The Dragon In My Garage
by Carl Sagan
“A fire-breathing dragon lives in my garage”
Suppose (I’m following a group therapy approach by the psychologist Richard Franklin) I seriously make such an assertion to you. Surely you’d want to check it out, see for yourself. There have been innumerable stories of dragons over the centuries, but no real evidence. What an opportunity!
“Show me,” you say. I lead you to my garage. You look inside and see a ladder, empty paint cans, an old tricycle—but no dragon.
“Where’s the dragon?” you ask.
“Oh, she’s right here,” I reply, waving vaguely. “I neglected to mention that she’s an invisible dragon.”
You propose spreading flour on the floor of the garage to capture the dragon’s footprints.
“Good idea,” I say, “but this dragon floats in the air.”
Then you’ll use an infrared sensor to detect the invisible fire.
“Good idea, but the invisible fire is also heatless.”
You’ll spray-paint the dragon and make her visible.
“Good idea, but she’s an incorporeal dragon and the paint won’t stick.” And so on. I counter every physical test you propose with a special explanation of why it won’t work.
Now, what’s the difference between an invisible, incorporeal, floating dragon who spits heatless fire and no dragon at all? If there’s no way to disprove my contention, no conceivable experiment that would count against it, what does it mean to say that my dragon exists? Your inability to invalidate my hypothesis is not at all the same thing as proving it true. Claims that cannot be tested, assertions immune to disproof are veridically worthless, whatever value they may have in inspiring us or in exciting our sense of wonder. What I’m asking you to do comes down to believing, in the absence of evidence, on my say-so. The only thing you’ve really learned from my insistence that there’s a dragon in my garage is that something funny is going on inside my head. You’d wonder, if no physical tests apply, what convinced me. The possibility that it was a dream or a hallucination would certainly enter your mind. But then, why am I taking it so seriously? Maybe I need help. At the least, maybe I’ve seriously underestimated human fallibility. Imagine that, despite none of the tests being successful, you wish to be scrupulously open-minded. So you don’t outright reject the notion that there’s a fire-breathing dragon in my garage. You merely put it on hold. Present evidence is strongly against it, but if a new body of data emerge you’re prepared to examine it and see if it convinces you. Surely it’s unfair of me to be offended at not being believed; or to criticize you for being stodgy and unimaginative—merely because you rendered the Scottish verdict of “not proved.”
Imagine that things had gone otherwise. The dragon is invisible, all right, but footprints are being made in the flour as you watch. Your infrared detector reads off-scale. The spray paint reveals a jagged crest bobbing in the air before you. No matter how skeptical you might have been about the existence of dragons—to say nothing about invisible ones—you must now acknowledge that there’s something here, and that in a preliminary way it’s consistent with an invisible, fire-breathing dragon.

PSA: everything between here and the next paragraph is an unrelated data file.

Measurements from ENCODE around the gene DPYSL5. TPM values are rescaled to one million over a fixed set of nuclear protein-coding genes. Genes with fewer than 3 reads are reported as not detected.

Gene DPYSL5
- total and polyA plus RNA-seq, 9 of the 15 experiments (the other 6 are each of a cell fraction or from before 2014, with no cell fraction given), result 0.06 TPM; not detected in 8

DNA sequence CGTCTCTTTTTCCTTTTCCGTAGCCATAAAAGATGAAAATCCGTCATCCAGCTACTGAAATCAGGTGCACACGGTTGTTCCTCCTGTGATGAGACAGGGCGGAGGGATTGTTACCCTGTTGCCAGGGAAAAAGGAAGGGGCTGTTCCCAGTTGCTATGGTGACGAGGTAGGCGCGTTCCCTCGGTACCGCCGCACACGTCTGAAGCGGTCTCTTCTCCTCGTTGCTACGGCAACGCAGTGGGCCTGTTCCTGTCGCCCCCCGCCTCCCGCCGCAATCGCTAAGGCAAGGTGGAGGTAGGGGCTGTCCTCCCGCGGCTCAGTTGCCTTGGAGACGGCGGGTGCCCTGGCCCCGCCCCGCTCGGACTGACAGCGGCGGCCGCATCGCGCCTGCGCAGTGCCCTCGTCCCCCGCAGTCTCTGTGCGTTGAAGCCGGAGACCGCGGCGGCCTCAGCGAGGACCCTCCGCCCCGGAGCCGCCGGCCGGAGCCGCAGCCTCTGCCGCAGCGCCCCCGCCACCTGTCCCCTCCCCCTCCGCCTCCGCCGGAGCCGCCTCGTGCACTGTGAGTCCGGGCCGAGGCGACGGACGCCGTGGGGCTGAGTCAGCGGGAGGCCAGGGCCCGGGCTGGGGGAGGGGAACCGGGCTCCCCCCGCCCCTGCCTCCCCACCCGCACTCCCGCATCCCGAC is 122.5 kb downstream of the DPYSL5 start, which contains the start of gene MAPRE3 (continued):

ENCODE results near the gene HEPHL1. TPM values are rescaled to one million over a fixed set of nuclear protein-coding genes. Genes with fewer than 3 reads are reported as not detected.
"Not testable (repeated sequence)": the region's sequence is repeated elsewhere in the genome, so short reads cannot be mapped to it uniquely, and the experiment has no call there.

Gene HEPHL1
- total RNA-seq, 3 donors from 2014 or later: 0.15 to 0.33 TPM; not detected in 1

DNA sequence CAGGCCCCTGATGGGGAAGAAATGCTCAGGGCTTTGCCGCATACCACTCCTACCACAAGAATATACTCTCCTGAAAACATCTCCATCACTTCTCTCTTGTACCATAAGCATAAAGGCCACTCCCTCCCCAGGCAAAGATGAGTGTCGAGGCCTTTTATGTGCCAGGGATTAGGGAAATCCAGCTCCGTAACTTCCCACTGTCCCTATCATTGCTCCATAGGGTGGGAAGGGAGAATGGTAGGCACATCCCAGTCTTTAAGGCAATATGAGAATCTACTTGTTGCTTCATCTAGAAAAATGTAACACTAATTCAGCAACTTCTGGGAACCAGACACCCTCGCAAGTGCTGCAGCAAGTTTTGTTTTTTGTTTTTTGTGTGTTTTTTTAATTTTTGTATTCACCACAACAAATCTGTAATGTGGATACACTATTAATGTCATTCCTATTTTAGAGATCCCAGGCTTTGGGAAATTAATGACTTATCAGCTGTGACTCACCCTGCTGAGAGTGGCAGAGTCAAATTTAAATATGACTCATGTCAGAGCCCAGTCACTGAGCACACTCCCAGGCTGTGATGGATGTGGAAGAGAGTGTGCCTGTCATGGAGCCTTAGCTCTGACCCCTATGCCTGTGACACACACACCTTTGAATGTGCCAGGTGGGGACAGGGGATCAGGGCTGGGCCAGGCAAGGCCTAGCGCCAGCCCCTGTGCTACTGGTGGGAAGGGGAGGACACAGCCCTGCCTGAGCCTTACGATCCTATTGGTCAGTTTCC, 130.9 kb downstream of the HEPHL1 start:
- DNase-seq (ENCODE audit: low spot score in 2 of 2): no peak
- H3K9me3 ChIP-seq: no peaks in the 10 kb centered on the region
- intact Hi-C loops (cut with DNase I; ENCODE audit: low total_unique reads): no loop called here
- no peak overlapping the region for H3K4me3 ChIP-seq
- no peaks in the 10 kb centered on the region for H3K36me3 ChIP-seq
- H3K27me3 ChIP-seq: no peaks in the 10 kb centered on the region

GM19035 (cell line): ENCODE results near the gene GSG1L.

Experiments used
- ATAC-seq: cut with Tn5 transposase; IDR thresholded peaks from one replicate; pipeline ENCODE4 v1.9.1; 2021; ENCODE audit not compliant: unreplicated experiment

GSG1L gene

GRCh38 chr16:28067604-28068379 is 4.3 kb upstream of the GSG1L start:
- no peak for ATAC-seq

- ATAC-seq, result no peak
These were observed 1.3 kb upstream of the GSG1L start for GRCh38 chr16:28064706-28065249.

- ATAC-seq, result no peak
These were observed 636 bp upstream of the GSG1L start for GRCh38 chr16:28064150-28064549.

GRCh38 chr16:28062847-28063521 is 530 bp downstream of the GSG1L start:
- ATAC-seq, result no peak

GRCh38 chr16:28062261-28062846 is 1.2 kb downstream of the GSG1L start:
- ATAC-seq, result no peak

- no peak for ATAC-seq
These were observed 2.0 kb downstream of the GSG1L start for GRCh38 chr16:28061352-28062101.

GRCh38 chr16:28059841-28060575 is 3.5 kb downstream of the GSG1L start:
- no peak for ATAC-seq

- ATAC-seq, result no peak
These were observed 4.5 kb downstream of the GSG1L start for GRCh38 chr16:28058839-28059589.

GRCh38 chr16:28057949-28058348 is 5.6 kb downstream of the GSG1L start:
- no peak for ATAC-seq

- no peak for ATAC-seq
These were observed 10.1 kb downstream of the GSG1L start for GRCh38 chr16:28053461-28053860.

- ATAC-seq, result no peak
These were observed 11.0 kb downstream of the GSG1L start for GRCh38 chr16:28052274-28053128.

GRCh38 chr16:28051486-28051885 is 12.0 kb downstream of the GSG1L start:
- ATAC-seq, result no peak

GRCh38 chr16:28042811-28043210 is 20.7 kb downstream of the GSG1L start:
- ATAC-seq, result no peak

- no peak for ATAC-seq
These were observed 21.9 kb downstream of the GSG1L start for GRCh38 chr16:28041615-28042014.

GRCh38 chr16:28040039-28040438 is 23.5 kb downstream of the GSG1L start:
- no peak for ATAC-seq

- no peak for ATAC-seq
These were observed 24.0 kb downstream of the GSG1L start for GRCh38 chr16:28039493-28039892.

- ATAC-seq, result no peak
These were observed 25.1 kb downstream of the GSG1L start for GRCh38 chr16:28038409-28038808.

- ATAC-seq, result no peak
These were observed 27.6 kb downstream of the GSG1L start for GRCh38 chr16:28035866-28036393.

Now another scenario: Suppose it’s not just me. Suppose that several people of your acquaintance, including people who you’re pretty sure don’t know each other, all tell you that they have dragons in their garages—but in every case the evidence is maddeningly elusive. All of us admit we’re disturbed at being gripped by so odd a conviction so ill-supported by the physical evidence. None of us is a lunatic. We speculate about what it would mean if invisible dragons were really hiding out in garages all over the world, with us humans just catching on. I’d rather it not be true, I tell you. But maybe all those ancient European and Chinese myths about dragons weren’t myths at all.
Gratifyingly, some dragon-size footprints in the flour are now reported. But they’re never made when a skeptic is looking. An alternative explanation presents itself. On close examination it seems clear that the footprints could have been faked. Another dragon enthusiast shows up with a burnt finger and attributes it to a rare physical manifestation of the dragon’s fiery breath. But again, other possibilities exist. We understand that there are other ways to burn fingers besides the breath of invisible dragons. Such “evidence”—no matter how important the dragon advocates consider it—is far from compelling. Once again, the only sensible approach is tentatively to reject the dragon hypothesis, to be open to future physical data, and to wonder what the cause might be that so many apparently sane and sober people share the same strange delusion.
by Bertrand Russell
If I were to suggest that between the Earth and Mars there is a china teapot revolving about the sun in an elliptical orbit, nobody would be able to disprove my assertion provided I were careful to add that the teapot is too small to be revealed even by our most powerful telescopes.
But if I were to go on to say that, since my assertion cannot be disproved, it is an intolerable presumption on the part of human reason to doubt it, I should rightly be thought to be talking nonsense.
If, however, the existence of such a teapot were affirmed in ancient books, taught as the sacred truth every Sunday, and instilled into the minds of children at school, hesitation to believe in its existence would become a mark of eccentricity and entitle the doubter to the attentions of the psychiatrist in an enlightened age or of the Inquisitor in an earlier time.